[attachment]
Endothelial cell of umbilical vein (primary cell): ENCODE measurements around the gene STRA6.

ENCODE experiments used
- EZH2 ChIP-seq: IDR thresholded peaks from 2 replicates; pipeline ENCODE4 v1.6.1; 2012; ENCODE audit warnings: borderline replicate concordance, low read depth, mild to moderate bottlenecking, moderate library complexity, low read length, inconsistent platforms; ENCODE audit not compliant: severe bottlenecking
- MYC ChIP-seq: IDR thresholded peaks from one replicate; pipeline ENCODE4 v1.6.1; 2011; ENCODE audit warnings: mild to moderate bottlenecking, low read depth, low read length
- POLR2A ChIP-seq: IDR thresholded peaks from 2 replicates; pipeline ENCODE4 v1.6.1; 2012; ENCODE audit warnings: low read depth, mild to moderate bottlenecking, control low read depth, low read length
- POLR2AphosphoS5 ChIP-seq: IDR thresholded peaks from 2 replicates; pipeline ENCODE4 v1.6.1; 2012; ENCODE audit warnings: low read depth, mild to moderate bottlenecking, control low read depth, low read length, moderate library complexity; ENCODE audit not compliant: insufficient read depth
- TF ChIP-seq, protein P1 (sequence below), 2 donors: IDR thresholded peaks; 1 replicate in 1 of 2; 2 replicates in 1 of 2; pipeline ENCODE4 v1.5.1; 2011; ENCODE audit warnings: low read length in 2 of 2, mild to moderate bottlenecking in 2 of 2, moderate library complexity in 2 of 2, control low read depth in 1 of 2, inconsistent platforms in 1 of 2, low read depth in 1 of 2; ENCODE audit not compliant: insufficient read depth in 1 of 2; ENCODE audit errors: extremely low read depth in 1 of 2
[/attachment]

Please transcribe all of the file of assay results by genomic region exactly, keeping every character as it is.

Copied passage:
Endothelial cell of umbilical vein (primary cell): ENCODE measurements around the gene STRA6.

ENCODE experiments used
- EZH2 ChIP-seq: IDR thresholded peaks from 2 replicates; pipeline ENCODE4 v1.6.1; 2012; ENCODE audit warnings: borderline replicate concordance, low read depth, mild to moderate bottlenecking, moderate library complexity, low read length, inconsistent platforms; ENCODE audit not compliant: severe bottlenecking
- MYC ChIP-seq: IDR thresholded peaks from one replicate; pipeline ENCODE4 v1.6.1; 2011; ENCODE audit warnings: mild to moderate bottlenecking, low read depth, low read length
- POLR2A ChIP-seq: IDR thresholded peaks from 2 replicates; pipeline ENCODE4 v1.6.1; 2012; ENCODE audit warnings: low read depth, mild to moderate bottlenecking, control low read depth, low read length
- POLR2AphosphoS5 ChIP-seq: IDR thresholded peaks from 2 replicates; pipeline ENCODE4 v1.6.1; 2012; ENCODE audit warnings: low read depth, mild to moderate bottlenecking, control low read depth, low read length, moderate library complexity; ENCODE audit not compliant: insufficient read depth
- TF ChIP-seq, protein P1 (sequence below), 2 donors: IDR thresholded peaks; 1 replicate in 1 of 2; 2 replicates in 1 of 2; pipeline ENCODE4 v1.5.1; 2011; ENCODE audit warnings: low read length in 2 of 2, mild to moderate bottlenecking in 2 of 2, moderate library complexity in 2 of 2, control low read depth in 1 of 2, inconsistent platforms in 1 of 2, low read depth in 1 of 2; ENCODE audit not compliant: insufficient read depth in 1 of 2; ENCODE audit errors: extremely low read depth in 1 of 2